A former airline baggage handler upset at having to pay his ex-girlfriend child support took their 4-year-old daughter for a walk along the Palos Verdes Peninsula and hurled the child off a 120-foot cliff to her death, a prosecutor told jurors Tuesday.
Cameron John Brown, 47, decided to kill the girl as he waged a rancorous battle to reduce his court-ordered payments to her mother, whom he despised, Deputy Dist. Atty. Craig Hum told the jury at the close of a seven-week trial.
Brown has long insisted he is innocent and told authorities that his daughter slipped and fell while throwing rocks off the bluff at Inspiration Point on Nov. 8, 2000.
Tuesday’s closing arguments marked the second time prosecutors have asked a jury to convict Brown of murder. In 2006, a jury deadlocked, with two members voting to convict Brown of first-degree murder, eight voting for second-degree murder and two favoring manslaughter.
As he did during the first trial, Hum told the new jury that Brown never wanted his child and initially urged her mother, a British immigrant, to get an abortion after he learned she was pregnant. When she refused, he tried to have her deported and fired from her job, Hum said.
As Brown later struggled to pay $1,000 a month in support payments, he decided that killing Lauren would hurt her mother and ease his money troubles, the prosecutor said.
“The truth is she was a financial burden,” Hum told the jurors in the downtown Los Angeles courtroom. “The truth is she destroyed his carefree surfer lifestyle.”
Defense attorney Pat Harris told jurors that the prosecutor had offered a distorted portrait of a father who had grown to love his daughter the more time he spent with her.
Brown initially harbored suspicions that the baby was not his, the attorney said. But later, after a paternity test, he embraced his daughter and asked the court to allow him to spend extra time with her, Harris said.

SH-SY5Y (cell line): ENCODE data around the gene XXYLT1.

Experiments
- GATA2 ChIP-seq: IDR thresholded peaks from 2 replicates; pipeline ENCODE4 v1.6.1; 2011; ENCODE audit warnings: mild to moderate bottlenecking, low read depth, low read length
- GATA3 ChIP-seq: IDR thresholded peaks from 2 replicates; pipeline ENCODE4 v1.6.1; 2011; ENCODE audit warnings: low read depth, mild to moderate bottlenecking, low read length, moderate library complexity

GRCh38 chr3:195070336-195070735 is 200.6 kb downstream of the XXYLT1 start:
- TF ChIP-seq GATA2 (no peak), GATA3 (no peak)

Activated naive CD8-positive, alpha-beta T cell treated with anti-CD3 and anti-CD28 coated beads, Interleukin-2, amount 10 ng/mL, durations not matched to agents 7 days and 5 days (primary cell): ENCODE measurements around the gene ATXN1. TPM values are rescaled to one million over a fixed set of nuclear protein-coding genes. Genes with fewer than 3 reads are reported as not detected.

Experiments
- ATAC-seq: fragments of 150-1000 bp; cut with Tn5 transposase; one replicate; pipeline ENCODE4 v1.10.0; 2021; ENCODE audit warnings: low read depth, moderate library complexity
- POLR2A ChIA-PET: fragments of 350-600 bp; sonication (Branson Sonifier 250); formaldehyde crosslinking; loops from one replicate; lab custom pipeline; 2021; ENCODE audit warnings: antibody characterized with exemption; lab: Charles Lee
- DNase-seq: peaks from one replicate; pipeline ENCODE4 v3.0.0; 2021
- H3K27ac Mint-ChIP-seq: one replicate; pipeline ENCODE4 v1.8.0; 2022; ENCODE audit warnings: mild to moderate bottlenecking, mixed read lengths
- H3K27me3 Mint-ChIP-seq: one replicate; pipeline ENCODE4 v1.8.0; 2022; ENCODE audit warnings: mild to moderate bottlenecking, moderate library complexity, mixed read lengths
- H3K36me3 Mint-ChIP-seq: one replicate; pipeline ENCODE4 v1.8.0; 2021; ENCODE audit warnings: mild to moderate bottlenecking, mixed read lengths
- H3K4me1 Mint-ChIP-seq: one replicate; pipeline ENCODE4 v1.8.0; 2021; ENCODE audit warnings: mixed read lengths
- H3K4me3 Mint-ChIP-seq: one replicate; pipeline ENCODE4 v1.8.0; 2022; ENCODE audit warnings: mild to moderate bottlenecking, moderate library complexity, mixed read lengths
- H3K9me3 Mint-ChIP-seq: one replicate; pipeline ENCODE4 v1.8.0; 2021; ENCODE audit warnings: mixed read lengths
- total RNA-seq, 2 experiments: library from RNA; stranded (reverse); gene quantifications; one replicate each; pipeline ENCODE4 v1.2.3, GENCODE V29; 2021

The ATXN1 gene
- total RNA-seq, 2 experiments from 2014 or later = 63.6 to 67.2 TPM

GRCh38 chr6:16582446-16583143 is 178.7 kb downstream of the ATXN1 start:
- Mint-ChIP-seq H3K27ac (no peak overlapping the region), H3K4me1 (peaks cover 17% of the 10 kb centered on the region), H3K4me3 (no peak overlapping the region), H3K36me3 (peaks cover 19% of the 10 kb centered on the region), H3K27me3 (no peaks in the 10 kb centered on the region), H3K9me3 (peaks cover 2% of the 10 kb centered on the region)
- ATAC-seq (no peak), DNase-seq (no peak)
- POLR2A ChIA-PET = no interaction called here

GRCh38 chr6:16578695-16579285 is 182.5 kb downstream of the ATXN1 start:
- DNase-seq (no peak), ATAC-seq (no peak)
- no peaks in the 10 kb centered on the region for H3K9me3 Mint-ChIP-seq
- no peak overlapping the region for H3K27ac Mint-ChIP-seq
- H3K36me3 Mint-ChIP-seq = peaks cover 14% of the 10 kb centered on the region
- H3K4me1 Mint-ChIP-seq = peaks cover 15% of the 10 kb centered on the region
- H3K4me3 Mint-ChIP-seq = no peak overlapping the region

“That, ladies and gentleman, is a human being,” Harris said, pointing at his client, who listened intently but showed little emotion. “They have to make him into a monster.”
The mystery over what happened to Lauren on the cliff-top walk overlooking the Pacific Ocean has lasted nearly a decade.
There were no witnesses to the girl’s fall, besides Brown. And sheriff’s investigators, struck by his apparent lack of emotion after the incident, soon questioned why a father would take his child to such a secluded, dangerous spot and let her roam.
The two trials have offered sharply contrasting views of Brown and the victim’s injuries, which authorities say undermine his version of what happened.
Defense attorneys drew testimony from friends and family about how Brown cared for a grandmother with Alzheimer’s disease and enjoyed time with his daughter, bringing her to his boat and to meet his family.
Harris showed jurors several photos of Brown posing with Lauren during visits. He said the girl’s mother, Sarah Key-Marer, had previously asked whether he would give up his parental rights and allow her new husband to adopt Lauren, an action that would have ended his child support payments.
“He refused to do it,” Harris said. “Why? Because he wanted his daughter.”
Harris said several scrapes and bruises found on the girl’s body corroborated Brown’s assertion that she slipped at the top of the cliff before hurtling over the side.
But the prosecutor cited autopsy findings that the small cuts and bruises were too minor to be caused by the type of slip and fall as described by Brown. Had she slipped, Lauren would have suffered far more scrapes and scratches as she tried to stop herself, according to the L.A. County coroner’s office.
In addition, sheriff’s deputies found no evidence of any slippage or disturbance in the area where Brown told them his daughter had fallen, Hum said.
Brown, he said, was overcome with hatred for Lauren’s mother and waged a campaign of terror against her, falsely accusing her of child abuse before the girl’s death, refusing to tell her about her daughter’s death and later falsely telling police she had threatened to kill him.
“It shows just how vindictive he actually is,” Hum told jurors. “Innocent people don’t need to lie.”